One of the age-old ways of determining how a person views a situation is asking them if the glass is half full or half empty. Many pessimists will reply that the glass is half empty while opportunists will see the glass as half full. Even one pessimist in the group can hinder everyone else’s positive attitude, so it is important to engage every employee in positive thinking. When everyone avoids criticism and implements the ‘can do attitude’, it not only creates a pleasant work environment for everyone, but employees begin to feel better about themselves and take pride to finish any job with ease.
Engaging others to think positive:
• Encourage group discussions
• Invite others to share their ideas and opinions
• Make them focus on the positive side of things and avoid negative phrasings

Change the Person, Change the Organization
When employees take pride in themselves, they also take pride in their company. But if they have negative feelings about where they work, it can show in their productivity. When you change how a person views or thinks about the company and their roles in it, you in turn change how the company is perceived as a whole. This is why it is always important to meet with employees and listen to what they have to say; value their ideas and opinions.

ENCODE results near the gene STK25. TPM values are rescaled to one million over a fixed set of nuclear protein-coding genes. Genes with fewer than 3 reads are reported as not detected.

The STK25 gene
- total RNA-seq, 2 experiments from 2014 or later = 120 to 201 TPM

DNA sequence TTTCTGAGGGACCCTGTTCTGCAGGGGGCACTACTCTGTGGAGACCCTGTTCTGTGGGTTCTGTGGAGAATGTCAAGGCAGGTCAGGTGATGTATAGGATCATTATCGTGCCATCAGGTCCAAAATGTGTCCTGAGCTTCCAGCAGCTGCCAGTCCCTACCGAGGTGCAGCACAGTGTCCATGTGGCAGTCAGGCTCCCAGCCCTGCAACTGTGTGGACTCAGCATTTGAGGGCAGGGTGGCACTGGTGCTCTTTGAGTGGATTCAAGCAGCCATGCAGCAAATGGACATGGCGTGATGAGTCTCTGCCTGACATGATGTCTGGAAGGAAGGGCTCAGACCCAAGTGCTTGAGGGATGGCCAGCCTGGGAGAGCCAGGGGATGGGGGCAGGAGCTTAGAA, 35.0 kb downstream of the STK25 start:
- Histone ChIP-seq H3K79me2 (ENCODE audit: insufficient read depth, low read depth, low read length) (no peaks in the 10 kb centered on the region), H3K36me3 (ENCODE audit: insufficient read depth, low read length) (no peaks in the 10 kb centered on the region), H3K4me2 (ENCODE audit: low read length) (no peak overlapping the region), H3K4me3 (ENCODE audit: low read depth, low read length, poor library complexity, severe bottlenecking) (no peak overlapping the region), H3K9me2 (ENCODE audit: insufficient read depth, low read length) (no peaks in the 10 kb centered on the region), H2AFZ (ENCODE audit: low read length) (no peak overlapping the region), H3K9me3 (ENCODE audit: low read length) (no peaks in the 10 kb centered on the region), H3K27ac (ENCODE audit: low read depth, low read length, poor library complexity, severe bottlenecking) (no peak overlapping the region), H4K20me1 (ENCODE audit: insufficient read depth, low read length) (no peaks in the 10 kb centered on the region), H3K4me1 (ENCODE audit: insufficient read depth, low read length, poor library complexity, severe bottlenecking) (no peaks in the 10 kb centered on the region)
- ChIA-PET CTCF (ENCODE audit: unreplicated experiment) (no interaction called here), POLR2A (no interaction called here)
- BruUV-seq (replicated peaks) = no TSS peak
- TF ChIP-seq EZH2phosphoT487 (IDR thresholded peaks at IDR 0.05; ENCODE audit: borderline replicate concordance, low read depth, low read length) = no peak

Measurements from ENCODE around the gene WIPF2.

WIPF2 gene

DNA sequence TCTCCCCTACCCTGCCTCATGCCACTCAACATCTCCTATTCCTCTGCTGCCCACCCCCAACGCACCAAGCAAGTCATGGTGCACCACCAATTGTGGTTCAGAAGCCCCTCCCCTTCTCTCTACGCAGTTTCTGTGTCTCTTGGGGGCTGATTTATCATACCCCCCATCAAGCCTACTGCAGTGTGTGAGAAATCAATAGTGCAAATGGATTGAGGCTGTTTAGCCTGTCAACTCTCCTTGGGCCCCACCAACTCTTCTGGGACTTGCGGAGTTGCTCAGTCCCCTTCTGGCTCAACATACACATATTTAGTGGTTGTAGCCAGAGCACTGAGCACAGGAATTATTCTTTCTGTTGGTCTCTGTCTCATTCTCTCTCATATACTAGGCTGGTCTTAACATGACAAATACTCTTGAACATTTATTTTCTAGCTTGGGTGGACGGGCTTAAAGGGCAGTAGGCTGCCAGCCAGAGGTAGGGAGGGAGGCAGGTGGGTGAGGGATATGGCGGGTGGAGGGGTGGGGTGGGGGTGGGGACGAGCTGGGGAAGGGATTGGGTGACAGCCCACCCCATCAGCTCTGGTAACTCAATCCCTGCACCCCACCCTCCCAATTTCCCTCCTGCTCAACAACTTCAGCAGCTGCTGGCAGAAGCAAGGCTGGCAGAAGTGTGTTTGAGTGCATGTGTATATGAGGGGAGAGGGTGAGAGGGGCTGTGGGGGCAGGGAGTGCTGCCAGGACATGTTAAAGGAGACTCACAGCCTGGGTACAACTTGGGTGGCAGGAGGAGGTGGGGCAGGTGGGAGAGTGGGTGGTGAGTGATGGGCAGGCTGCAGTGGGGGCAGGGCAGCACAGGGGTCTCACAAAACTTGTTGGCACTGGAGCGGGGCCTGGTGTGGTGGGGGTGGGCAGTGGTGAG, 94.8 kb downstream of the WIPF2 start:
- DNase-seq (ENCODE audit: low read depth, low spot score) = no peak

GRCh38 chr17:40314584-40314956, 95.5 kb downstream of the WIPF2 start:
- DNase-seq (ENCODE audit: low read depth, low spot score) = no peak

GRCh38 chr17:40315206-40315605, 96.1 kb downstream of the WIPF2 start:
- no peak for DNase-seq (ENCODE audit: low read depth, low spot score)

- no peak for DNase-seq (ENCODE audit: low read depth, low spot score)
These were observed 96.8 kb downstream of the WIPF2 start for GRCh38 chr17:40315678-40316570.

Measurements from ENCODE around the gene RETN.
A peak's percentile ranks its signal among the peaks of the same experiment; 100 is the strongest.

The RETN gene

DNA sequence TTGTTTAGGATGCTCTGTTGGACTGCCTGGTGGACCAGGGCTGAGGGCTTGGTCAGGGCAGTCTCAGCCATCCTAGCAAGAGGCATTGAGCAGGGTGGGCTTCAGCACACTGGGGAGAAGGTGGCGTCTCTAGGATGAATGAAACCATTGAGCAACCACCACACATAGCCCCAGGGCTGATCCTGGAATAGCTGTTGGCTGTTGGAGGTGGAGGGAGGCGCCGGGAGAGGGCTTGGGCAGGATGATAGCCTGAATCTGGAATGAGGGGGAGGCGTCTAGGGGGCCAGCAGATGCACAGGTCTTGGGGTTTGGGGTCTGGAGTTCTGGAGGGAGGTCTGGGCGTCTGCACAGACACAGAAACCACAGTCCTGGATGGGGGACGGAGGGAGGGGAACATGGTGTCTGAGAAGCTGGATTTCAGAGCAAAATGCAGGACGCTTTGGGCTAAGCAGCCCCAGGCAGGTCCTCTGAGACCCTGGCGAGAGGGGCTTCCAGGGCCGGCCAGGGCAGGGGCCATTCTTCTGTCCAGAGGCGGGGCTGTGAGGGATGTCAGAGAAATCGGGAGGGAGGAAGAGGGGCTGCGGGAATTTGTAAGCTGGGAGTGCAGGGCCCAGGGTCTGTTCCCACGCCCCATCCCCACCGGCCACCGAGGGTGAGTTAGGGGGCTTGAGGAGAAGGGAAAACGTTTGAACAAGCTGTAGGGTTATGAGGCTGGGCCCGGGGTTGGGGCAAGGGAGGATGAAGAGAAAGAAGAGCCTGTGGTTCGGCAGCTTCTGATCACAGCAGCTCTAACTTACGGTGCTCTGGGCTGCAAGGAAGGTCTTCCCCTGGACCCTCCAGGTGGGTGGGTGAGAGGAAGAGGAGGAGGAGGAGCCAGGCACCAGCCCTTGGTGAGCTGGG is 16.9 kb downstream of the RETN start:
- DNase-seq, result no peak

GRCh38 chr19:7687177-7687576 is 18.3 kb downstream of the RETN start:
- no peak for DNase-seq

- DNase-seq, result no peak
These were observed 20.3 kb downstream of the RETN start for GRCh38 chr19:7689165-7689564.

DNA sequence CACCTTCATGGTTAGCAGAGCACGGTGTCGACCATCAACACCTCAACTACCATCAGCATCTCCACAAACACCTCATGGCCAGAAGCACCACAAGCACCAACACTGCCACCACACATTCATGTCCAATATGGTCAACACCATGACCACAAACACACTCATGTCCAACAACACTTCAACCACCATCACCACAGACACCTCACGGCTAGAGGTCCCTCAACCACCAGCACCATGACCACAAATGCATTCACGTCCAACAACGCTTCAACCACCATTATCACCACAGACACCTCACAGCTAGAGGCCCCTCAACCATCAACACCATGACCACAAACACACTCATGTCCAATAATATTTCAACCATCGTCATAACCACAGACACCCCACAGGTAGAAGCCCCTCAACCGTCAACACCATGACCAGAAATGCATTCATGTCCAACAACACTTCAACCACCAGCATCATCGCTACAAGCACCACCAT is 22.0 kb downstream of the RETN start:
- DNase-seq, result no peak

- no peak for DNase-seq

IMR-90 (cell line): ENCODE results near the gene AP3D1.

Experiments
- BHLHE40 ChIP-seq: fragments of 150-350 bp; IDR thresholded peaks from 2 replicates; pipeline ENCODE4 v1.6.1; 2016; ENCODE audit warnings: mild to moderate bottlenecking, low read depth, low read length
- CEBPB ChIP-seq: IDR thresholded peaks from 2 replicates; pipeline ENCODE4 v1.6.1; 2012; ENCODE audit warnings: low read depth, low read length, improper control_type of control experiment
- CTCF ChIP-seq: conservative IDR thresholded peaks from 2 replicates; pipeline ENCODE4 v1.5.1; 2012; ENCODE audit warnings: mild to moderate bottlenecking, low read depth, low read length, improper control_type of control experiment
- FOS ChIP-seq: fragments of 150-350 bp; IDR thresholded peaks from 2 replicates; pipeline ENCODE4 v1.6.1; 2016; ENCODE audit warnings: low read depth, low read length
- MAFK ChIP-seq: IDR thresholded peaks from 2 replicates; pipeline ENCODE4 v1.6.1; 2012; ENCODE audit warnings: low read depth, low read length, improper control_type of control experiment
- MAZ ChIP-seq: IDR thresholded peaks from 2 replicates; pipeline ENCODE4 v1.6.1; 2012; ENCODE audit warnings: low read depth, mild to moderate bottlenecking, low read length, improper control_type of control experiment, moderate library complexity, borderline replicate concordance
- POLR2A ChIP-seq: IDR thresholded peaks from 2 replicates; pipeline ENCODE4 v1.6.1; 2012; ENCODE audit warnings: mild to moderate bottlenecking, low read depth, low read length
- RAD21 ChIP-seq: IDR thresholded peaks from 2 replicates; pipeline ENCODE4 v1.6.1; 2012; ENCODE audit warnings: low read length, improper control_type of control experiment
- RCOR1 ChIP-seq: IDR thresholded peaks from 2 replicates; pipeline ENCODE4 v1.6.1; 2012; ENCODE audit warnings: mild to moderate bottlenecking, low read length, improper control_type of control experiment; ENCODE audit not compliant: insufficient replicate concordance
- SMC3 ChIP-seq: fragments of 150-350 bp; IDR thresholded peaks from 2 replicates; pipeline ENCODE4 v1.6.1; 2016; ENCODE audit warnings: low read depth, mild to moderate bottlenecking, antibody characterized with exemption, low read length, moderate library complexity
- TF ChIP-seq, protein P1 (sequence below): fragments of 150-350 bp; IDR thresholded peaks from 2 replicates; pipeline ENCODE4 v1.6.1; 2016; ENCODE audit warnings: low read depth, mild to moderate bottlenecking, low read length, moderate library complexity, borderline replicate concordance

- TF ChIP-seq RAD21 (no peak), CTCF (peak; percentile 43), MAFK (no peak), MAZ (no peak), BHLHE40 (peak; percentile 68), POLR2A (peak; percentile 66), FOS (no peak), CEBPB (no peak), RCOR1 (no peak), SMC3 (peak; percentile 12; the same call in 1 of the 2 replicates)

If the employee feels as though they are making a contribution to the company and are a part of the master plan, they will feel more inclined to think positively and alter the overall view of the organization. With positive and reflective employees the organization should then become a positive entity and provide a better environment for everyone.

Changing the Way You Think
One of the simplest ways to relieve stress and feel better about ourselves is to change the way we think about things in our lives. Having a positive attitude allows a person to change their own lives because it shows that they have an understanding of their surroundings and feel confident enough to use them to their advantage. But if we hide behind negative thoughts and allow our environment to make us sad or depressed, we may never have the drive to reach for our goals and ambitions.

Shifting from “What’s Wrong?” to “What’s Right?”